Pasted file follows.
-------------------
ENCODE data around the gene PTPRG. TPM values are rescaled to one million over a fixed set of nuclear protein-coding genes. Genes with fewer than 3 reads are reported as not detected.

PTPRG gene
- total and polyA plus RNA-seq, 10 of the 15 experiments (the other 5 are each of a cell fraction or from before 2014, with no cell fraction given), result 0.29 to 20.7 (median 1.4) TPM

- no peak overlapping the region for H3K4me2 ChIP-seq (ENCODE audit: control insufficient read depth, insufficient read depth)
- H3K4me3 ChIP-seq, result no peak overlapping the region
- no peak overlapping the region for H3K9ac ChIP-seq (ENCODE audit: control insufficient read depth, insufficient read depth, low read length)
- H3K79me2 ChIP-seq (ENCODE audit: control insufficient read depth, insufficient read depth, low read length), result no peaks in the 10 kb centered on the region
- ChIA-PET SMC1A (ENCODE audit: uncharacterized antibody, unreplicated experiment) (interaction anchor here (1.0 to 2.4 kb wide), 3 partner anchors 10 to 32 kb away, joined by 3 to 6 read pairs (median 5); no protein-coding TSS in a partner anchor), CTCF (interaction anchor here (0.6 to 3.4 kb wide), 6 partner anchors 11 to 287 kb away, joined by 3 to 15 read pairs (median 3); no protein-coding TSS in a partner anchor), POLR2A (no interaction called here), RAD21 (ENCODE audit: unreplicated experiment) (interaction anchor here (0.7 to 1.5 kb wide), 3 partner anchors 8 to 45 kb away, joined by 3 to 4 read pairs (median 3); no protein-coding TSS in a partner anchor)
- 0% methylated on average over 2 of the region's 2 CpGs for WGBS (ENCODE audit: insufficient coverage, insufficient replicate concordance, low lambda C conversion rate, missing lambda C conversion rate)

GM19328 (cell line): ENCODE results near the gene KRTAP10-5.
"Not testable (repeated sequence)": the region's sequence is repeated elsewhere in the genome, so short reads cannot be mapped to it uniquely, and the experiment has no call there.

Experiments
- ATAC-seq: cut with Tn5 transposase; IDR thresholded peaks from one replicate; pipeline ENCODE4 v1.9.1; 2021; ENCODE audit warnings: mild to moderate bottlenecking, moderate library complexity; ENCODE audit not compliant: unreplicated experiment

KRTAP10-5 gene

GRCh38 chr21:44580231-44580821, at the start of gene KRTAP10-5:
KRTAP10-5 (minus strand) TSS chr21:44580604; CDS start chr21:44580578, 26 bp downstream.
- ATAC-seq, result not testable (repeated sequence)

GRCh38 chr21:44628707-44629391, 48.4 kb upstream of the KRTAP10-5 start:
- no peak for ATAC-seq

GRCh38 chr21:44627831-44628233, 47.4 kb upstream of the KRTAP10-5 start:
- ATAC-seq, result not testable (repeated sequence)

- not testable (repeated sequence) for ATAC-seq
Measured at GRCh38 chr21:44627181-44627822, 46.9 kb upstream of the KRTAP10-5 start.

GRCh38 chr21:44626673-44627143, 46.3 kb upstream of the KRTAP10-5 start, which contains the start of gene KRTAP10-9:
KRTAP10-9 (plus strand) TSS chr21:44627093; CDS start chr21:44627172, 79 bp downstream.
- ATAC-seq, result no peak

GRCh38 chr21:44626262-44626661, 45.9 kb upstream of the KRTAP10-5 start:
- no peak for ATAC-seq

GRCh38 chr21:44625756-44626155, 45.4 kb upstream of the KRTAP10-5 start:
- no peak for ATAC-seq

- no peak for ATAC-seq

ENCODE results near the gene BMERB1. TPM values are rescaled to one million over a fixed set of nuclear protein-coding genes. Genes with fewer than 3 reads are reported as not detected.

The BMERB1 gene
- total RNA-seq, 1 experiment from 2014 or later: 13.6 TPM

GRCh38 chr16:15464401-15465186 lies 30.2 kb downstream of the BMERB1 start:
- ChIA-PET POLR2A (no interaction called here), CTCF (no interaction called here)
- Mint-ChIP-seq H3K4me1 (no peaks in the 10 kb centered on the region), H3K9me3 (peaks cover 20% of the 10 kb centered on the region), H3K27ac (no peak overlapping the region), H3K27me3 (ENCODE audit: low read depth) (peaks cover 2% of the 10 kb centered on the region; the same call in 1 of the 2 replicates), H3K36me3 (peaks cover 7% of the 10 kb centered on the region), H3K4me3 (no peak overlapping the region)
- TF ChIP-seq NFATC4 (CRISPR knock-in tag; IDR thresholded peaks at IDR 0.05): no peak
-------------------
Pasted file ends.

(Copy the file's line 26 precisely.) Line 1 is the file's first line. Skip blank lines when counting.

- ATAC-seq, result no peak